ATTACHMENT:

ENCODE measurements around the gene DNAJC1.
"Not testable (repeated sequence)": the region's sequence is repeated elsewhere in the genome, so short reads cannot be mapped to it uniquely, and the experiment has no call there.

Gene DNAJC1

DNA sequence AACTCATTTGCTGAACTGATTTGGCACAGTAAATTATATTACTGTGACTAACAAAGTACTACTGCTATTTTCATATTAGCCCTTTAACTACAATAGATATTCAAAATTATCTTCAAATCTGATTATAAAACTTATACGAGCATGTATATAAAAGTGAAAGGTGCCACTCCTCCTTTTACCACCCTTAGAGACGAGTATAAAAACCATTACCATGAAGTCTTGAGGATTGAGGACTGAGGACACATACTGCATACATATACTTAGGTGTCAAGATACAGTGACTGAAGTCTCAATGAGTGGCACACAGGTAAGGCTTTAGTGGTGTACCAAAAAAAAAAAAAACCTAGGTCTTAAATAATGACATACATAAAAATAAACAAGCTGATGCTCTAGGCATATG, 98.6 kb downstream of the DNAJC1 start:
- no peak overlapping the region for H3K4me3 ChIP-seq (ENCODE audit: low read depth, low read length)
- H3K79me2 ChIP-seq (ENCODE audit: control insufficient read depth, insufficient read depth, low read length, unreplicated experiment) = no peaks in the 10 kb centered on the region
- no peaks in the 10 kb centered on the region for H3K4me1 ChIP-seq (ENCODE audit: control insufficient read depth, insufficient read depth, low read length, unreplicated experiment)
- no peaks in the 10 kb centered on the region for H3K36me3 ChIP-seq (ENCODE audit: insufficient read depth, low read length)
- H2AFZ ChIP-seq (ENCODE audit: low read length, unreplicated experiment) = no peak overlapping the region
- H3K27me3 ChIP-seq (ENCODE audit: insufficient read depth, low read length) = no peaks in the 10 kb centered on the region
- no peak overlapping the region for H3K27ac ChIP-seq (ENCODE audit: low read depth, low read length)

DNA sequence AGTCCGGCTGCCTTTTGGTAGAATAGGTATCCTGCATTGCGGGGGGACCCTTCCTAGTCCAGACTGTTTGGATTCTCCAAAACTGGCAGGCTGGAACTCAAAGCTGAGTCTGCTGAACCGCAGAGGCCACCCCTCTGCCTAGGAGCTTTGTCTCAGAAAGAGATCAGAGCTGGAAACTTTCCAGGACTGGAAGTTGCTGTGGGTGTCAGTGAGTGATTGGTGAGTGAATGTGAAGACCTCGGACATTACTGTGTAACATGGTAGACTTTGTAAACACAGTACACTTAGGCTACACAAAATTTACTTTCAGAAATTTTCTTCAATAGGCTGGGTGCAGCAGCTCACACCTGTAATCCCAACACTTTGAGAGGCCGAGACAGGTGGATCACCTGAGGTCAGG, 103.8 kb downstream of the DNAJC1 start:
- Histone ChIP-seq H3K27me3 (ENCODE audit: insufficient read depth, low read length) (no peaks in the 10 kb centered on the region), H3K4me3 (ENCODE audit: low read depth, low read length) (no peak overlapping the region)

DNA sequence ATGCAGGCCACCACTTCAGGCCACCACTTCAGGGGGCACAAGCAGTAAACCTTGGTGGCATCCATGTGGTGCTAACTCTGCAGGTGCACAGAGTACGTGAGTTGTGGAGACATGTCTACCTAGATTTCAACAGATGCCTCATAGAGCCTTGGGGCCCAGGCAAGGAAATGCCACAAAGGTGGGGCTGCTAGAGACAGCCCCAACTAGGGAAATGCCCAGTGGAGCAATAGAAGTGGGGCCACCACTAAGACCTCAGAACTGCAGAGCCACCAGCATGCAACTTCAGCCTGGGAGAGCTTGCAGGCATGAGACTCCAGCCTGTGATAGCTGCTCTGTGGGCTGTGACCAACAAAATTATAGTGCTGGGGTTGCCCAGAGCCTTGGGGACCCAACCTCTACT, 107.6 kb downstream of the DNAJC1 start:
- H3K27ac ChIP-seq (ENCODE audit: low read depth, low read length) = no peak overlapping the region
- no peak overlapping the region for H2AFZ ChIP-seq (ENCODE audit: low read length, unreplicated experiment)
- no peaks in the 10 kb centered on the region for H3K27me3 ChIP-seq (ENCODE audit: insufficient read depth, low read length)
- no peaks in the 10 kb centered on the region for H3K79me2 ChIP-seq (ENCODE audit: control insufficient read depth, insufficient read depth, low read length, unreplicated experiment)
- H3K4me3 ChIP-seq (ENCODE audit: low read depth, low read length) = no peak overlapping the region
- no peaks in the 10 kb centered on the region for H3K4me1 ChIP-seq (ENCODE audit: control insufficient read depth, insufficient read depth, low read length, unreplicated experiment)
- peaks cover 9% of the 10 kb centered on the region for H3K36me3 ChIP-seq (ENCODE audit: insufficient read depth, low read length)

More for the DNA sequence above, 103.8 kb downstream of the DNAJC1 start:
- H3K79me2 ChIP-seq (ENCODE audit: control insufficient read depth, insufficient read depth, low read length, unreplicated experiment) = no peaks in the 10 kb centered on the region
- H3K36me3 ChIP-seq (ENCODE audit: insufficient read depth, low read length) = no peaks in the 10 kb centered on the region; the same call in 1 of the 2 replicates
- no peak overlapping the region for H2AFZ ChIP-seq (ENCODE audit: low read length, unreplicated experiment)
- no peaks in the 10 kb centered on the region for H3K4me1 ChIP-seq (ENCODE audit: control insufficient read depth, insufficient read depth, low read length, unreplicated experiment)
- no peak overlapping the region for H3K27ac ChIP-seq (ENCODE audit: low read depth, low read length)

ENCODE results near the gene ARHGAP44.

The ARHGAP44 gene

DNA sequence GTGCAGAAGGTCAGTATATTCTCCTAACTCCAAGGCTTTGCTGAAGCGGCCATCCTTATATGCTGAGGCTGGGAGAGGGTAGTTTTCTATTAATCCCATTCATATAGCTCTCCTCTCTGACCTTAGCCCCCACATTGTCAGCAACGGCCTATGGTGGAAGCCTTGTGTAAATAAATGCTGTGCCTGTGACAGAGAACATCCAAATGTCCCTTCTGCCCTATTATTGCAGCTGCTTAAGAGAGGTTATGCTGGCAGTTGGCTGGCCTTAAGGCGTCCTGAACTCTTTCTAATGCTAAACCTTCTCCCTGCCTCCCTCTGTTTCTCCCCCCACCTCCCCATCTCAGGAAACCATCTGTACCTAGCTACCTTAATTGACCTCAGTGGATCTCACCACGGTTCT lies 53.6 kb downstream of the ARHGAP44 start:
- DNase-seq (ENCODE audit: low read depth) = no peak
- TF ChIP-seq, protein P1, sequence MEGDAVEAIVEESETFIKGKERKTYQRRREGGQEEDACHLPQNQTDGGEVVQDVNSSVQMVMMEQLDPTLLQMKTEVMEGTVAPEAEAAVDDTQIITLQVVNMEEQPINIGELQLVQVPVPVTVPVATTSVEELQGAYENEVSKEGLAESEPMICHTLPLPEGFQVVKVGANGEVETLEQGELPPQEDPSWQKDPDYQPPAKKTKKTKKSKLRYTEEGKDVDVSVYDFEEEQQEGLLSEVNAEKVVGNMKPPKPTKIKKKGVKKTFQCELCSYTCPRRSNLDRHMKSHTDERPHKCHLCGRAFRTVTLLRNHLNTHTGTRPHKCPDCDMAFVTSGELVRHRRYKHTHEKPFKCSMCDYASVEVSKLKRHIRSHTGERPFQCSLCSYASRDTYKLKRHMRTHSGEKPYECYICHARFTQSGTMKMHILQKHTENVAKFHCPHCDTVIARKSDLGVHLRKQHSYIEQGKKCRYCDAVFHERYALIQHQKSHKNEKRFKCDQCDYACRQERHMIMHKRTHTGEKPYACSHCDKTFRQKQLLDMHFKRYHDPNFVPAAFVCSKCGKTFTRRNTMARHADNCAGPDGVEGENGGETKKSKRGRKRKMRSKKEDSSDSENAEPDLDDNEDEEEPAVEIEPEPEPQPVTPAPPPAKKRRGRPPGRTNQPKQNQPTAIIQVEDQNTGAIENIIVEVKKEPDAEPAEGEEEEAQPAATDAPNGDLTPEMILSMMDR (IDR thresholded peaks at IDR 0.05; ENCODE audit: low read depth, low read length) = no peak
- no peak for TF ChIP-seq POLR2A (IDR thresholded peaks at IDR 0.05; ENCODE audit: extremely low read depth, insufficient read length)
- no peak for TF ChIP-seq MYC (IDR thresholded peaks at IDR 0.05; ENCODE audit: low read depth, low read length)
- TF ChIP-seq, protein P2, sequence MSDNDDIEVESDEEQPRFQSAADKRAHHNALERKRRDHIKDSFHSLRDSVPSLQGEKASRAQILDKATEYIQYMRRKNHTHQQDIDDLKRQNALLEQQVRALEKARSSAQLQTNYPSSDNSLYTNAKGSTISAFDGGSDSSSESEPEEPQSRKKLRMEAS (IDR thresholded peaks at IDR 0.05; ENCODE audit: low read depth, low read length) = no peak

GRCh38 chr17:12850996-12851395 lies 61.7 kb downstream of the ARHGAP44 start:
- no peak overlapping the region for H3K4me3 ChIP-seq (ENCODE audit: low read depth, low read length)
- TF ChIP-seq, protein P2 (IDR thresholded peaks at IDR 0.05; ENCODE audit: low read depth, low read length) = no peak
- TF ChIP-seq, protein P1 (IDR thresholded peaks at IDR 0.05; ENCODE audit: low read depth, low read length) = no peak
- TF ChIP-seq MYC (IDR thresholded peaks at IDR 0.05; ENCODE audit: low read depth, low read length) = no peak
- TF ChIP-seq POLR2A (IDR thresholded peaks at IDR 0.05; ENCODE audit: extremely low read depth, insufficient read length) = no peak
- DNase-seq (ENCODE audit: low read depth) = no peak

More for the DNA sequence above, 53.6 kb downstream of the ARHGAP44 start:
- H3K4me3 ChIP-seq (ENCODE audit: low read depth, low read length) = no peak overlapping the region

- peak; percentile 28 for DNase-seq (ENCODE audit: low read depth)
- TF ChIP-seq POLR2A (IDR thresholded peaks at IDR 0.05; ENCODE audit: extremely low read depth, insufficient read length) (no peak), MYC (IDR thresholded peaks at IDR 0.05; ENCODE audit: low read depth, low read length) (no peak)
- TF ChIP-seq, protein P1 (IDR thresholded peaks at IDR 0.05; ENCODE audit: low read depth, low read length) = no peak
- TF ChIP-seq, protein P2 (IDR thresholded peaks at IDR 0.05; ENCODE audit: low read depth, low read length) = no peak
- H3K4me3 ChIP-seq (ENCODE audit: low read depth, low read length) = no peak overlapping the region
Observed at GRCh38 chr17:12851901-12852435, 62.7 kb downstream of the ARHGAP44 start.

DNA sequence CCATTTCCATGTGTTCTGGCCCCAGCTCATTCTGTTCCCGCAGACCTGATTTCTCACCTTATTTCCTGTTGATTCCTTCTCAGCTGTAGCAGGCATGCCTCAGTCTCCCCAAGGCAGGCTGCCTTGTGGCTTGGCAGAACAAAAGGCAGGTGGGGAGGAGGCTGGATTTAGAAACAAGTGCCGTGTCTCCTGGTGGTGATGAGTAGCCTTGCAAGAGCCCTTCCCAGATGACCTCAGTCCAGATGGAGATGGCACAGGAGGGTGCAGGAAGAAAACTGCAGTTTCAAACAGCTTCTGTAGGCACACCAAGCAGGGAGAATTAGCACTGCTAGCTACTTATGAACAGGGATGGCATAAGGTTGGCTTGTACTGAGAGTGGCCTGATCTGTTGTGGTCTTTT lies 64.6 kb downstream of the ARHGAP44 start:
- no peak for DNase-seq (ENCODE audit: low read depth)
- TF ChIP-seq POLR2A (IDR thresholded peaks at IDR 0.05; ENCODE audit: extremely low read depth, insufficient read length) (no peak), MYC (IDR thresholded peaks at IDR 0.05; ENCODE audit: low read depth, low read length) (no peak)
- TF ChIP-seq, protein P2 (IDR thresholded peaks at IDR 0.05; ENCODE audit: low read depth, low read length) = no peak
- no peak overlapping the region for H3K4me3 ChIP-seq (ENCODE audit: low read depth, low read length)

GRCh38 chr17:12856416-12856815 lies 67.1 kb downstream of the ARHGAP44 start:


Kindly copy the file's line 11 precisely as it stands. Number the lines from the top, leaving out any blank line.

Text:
- no peak overlapping the region for H3K27ac ChIP-seq (ENCODE audit: low read depth, low read length)